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Sally Downgraded To A Tropical Storm But Still Producing Major Rainfall


Sally has been downgraded to a tropical depression and is now on a path inland that will take the storm through Georgia and the Carolinas. But the storm system is still bringing a whole lot of rain with it.


Residents of Gulf Shores, Ala., are now dealing with the aftermath of that rain. As Hurricane Sally passed directly overhead there, it brought winds over 100 mph and dumped more than 20 inches of rain.

GRANT BROWN: The wind and the trees and the pine cones and the branches are pelting your home, and it's a very scary situation.

MARTIN: That's Grant Brown, a longtime resident of Gulf Shores and the town's public information officer. For five hours, he says, emergency responders couldn't answer distress calls from residents as waters rose around their homes. It was just too windy. Instead, they had to wait out the storm at home. Brown listened down the line as calls came in.

BROWN: There was a gentleman. He's a paraplegic. He can't move. And to have that feeling that you can't immediately go to help somebody that's that helpless, it's pretty disheartening.

GREENE: We should say the waters are now receding, but there is so much work to do.

BROWN: We have power line poles that are laying on the ground with wires over roadways. So we need to get the power company's help to lift up the power lines so that it's safe for people to start returning to their homes.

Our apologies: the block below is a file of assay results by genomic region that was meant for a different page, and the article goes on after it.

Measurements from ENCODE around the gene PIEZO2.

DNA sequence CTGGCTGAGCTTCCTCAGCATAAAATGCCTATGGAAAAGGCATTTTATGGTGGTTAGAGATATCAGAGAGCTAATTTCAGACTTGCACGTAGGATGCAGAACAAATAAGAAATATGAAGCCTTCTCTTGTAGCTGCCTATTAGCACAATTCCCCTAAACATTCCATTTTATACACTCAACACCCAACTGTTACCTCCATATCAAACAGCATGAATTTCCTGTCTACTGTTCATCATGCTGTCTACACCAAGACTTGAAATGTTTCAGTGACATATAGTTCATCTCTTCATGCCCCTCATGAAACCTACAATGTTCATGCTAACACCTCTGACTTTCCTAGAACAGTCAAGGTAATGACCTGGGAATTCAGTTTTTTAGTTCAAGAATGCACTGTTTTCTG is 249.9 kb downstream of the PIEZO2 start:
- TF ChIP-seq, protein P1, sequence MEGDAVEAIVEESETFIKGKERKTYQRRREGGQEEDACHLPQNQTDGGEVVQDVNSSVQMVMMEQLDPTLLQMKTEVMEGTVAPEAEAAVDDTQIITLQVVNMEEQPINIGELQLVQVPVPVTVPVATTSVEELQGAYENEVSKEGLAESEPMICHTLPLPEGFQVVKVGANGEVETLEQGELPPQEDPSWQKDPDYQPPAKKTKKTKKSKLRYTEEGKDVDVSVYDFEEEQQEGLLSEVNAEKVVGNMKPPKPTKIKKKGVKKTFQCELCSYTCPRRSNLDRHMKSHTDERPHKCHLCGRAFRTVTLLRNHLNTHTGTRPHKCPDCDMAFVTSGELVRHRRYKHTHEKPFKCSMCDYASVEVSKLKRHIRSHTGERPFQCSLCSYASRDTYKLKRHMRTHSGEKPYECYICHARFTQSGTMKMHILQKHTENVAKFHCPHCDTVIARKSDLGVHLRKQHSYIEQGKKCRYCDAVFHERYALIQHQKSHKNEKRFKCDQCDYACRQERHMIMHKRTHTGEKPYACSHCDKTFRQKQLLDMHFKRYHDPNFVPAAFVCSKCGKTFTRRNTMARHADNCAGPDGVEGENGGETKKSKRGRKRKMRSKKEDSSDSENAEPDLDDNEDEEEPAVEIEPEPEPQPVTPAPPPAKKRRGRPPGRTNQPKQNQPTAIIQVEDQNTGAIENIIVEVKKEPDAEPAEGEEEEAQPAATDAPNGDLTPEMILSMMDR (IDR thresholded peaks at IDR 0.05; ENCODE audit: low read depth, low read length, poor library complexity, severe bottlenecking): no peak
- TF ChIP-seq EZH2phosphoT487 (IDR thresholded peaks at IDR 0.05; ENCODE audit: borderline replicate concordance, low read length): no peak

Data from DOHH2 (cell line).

MARTIN: In Pensacola, 26-year-old Carissa White (ph) was hunkered down in the living room with her young children. Her cousin and her kids were with them, too. She says Hurricane Sally was loud.

CARISSA WHITE: The roof kept, like, lifting up and falling back down before it finally collapsed. And all you hear, like, was the roof going boom-boom, like, lifting up and collapsing back down. And I'm like, oh, my God (ph).


UNIDENTIFIED CHILD: (Unintelligible).


GREENE: She took this video of the damage. Part of the roof completely collapsed, blocking the front door. And in her yard, heavy branches snapped off trees, blocking her back door.

WHITE: Yeah, we were trapped in our house for, like, four hours. We called 911. They told us they couldn't help us. I have a 4-month-old, and my cousin has an 11-month-old. I was like, we have to get out.

GREENE: In that moment, she says, she and her cousin were on their own.

WHITE: I don't know. Like, our mommy mode just, like, kicked in, and we went out through our back door. We had to push all the trees out from the back door.

GREENE: And they escaped. White and her cousin and the six kids are now safe at her aunt's house. But when she is able to return home, she's not really sure what she'll come back to.

WHITE: And the house is, like, gone. Like, you can't live in it. So whatever's left in there - I mean, like, we literally packed up - like, all of us have, like, three changes of clothes, one pair of shoes that we have on our feet. That's what we got left.

MARTIN: Both Gulf Shores and Pensacola have seen plenty of hurricanes before. In fact, Sally struck land 16 years ago to the day after Hurricane Ivan swept the coast in 2004. This time, things were different. Here's Grant Brown again.

BROWN: What Ivan, 16 years ago, didn't pack a punch of was this rain and this slow movement to the shore, which then created the flooding from our Intracoastal Waterway and from the bays and the rivers.

GREENE: That was Grant Brown in Gulf Shores, Ala. Transcript provided by NPR, Copyright NPR.

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